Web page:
LOUISVILLE, Ky. -- Spring is the season of rebirth, and never has that been more so for trainer Steve Asmussen.
His professional trials that began two years ago are well known -- accusations by People for the Ethical Treatment of Animals, subsequent investigations by racing commissions in Kentucky and New York, removal from the ballot for the National Museum of Racing and Hall of Fame, and a call from the head of The Jockey Club to stay away from Churchill Downs the week of the 2014 Kentucky Derby and Oaks.
The personal trials that he and, more significantly, his wife, Julie, have gone through in recent months have played out away from the public eye, but they are sharing them publicly here for the first time.
In September, Julie Asmussen was diagnosed with neck and throat cancer.
Both professional and personally, this spring has brought great joy. Asmussen, who did not have a horse in either the Kentucky Oaks or Derby last year, has three fillies -- Royal Obsession, Taxable, and Terra Promessa -- in this year's Oaks. He has two colts -- Creator and Gun Runner -- in this year's Derby. Less than two weeks ago, after being allowed back on the 2016 ballot, he was voted into the Hall of Fame.
And in March -- after months of radiation, chemotherapy, and surgery -- Julie Asmussen received terrific news from her doctors. The PET scans showed nothing. She was cancer-free.
"It's very emotional, hard to talk about," Asmussen said in his stable office at Churchill Downs this week. With his wild mane of hair and intense persona, Asmussen can put up an intimidating front. But speaking about his wife of 19 years, he had to pause a few times to wipe his eyes, and in the midst of the conversation, he got a text from his wife saying she was about to go out for a bike ride.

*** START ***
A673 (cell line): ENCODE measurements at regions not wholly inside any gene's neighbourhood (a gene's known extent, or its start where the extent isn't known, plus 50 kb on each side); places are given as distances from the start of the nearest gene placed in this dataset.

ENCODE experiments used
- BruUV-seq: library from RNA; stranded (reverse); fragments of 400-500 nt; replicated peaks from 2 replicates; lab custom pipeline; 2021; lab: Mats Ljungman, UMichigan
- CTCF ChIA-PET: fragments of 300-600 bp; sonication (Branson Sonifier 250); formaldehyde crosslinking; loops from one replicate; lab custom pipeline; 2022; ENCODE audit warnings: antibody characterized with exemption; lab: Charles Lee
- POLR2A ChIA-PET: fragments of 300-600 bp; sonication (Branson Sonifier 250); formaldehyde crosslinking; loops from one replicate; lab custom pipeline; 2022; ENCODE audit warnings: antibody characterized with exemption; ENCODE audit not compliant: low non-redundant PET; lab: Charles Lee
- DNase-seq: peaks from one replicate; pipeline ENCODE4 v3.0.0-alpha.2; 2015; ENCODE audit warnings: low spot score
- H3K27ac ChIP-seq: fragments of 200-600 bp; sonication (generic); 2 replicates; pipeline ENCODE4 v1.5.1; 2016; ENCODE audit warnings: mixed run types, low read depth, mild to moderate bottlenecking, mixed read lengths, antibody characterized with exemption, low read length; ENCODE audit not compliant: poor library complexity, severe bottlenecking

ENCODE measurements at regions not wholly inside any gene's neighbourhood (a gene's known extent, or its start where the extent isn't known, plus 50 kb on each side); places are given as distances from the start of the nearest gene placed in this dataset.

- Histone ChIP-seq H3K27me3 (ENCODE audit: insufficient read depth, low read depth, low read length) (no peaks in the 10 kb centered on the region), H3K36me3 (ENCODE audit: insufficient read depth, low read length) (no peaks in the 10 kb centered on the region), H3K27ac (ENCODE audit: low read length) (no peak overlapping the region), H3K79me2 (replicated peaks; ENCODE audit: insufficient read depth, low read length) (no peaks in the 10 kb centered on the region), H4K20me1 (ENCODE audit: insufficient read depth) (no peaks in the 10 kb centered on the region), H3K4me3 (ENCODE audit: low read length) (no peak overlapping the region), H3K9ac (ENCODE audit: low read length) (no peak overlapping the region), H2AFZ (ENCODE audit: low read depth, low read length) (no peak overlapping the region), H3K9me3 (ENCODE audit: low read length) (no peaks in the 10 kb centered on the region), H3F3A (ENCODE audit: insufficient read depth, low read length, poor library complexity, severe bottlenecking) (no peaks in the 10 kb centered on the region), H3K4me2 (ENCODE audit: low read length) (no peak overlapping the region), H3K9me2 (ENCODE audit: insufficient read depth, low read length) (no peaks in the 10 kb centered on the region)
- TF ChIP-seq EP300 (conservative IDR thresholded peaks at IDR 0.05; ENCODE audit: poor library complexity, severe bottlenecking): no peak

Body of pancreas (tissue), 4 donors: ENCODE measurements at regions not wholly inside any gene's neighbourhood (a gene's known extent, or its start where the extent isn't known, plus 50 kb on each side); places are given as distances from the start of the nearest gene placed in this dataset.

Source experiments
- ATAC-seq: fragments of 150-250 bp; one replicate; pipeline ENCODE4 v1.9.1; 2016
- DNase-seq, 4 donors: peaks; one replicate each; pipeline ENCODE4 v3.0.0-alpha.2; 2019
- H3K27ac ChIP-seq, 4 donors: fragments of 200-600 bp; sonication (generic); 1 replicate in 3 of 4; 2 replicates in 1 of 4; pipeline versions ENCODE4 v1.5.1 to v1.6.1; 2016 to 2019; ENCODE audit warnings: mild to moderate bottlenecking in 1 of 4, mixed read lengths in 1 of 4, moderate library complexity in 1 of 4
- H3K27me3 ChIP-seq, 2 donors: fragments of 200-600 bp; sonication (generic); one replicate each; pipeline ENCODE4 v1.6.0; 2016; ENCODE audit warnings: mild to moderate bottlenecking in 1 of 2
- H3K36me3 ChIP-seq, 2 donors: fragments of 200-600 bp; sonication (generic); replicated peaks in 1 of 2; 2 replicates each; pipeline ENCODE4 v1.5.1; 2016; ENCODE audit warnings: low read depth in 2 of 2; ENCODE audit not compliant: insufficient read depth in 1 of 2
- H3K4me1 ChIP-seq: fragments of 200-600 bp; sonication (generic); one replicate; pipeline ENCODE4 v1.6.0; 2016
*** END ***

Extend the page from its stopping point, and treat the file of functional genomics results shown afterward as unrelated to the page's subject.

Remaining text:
"She's an amazing human being," Asmussen said. "What she's been through - talk about something that matters. And it came completely out of the blue."
The context was clear. What Asmussen went through professionally was nothing compared to what his wife is dealing with.
"It's very hard. It was a very trying seven months," Julie Asmussen said in a telephone interview from the family's home in Arlington, Texas. "But when you do get those PET scan results, you say, 'Yes, I did it.' The treatment impacts your taste buds and salivary glands, but when you get those results, you feel like you can do whatever you want.
"I want people to know you can do it. But I couldn't have done it without the support of Steve and the kids. I'm very blessed."
The Asmussens have three sons -- Keith, 17; Darren, 15; and Erik, 13.
"The boys stepped up wonderfully," Steve Asmussen said. "I've found that kids are like racehorses -- it's all about the mare."
What has transpired with the Asmussen stable in recent months is a tribute to the confidence Asmussen has in his staff, and the trust Asmussen has received from some of the sport's most significant owners.
Last fall, shortly after the Breeders' Cup, Asmussen told his top assistant, Scott Blasi, "You're not going to see much of me."
"Steve would fly in for work days, then be right back at Julie's side," said Blasi, who was based this winter at Fair Grounds.
It was at Fair Grounds that Gun Runner won both the Risen Star and the Louisiana Derby. Creator raced there this winter before heading to Oaklawn Park, where Darren Fleming was Asmussen's on-site assistant. After finishing third in the Rebel Stakes, Creator captured the Arkansas Derby.
"I'm beyond proud of how everybody responded," Asmussen said.
Julie Asmussen traveled for the first time this spring to the Louisiana Derby. Her second trip was to the Arkansas Derby, and her parents, Jim and Francis Peterson, were there along with the three Asmussen boys.
"With her test results and the style in which Creator won, that was a great family moment," Steve Asmussen said.